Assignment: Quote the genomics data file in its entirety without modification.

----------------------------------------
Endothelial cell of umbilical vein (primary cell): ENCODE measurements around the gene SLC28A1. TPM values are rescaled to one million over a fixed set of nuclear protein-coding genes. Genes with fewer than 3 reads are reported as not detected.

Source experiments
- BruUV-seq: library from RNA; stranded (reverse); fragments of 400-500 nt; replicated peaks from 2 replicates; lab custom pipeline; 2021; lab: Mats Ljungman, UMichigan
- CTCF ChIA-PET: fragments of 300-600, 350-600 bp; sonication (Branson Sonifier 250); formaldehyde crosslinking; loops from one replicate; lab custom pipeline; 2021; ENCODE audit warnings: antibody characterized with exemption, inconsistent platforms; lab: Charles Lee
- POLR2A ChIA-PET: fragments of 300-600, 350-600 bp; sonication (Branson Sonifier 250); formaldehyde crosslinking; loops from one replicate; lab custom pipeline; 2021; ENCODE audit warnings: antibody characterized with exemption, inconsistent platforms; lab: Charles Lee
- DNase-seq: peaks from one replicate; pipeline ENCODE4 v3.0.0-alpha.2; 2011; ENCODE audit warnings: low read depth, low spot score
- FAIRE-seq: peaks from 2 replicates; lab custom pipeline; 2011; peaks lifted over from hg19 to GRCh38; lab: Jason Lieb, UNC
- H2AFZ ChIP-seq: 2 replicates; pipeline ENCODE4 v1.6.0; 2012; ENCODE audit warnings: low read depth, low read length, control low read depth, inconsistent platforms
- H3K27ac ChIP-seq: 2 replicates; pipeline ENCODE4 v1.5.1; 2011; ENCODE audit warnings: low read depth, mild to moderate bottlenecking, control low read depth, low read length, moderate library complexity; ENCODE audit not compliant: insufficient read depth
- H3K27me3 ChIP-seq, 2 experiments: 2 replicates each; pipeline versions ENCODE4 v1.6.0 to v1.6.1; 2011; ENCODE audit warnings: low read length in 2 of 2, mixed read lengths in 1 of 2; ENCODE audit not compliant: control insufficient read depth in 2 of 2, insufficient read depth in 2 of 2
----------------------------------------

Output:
Endothelial cell of umbilical vein (primary cell): ENCODE measurements around the gene SLC28A1. TPM values are rescaled to one million over a fixed set of nuclear protein-coding genes. Genes with fewer than 3 reads are reported as not detected.

Source experiments
- BruUV-seq: library from RNA; stranded (reverse); fragments of 400-500 nt; replicated peaks from 2 replicates; lab custom pipeline; 2021; lab: Mats Ljungman, UMichigan
- CTCF ChIA-PET: fragments of 300-600, 350-600 bp; sonication (Branson Sonifier 250); formaldehyde crosslinking; loops from one replicate; lab custom pipeline; 2021; ENCODE audit warnings: antibody characterized with exemption, inconsistent platforms; lab: Charles Lee
- POLR2A ChIA-PET: fragments of 300-600, 350-600 bp; sonication (Branson Sonifier 250); formaldehyde crosslinking; loops from one replicate; lab custom pipeline; 2021; ENCODE audit warnings: antibody characterized with exemption, inconsistent platforms; lab: Charles Lee
- DNase-seq: peaks from one replicate; pipeline ENCODE4 v3.0.0-alpha.2; 2011; ENCODE audit warnings: low read depth, low spot score
- FAIRE-seq: peaks from 2 replicates; lab custom pipeline; 2011; peaks lifted over from hg19 to GRCh38; lab: Jason Lieb, UNC
- H2AFZ ChIP-seq: 2 replicates; pipeline ENCODE4 v1.6.0; 2012; ENCODE audit warnings: low read depth, low read length, control low read depth, inconsistent platforms
- H3K27ac ChIP-seq: 2 replicates; pipeline ENCODE4 v1.5.1; 2011; ENCODE audit warnings: low read depth, mild to moderate bottlenecking, control low read depth, low read length, moderate library complexity; ENCODE audit not compliant: insufficient read depth
- H3K27me3 ChIP-seq, 2 experiments: 2 replicates each; pipeline versions ENCODE4 v1.6.0 to v1.6.1; 2011; ENCODE audit warnings: low read length in 2 of 2, mixed read lengths in 1 of 2; ENCODE audit not compliant: control insufficient read depth in 2 of 2, insufficient read depth in 2 of 2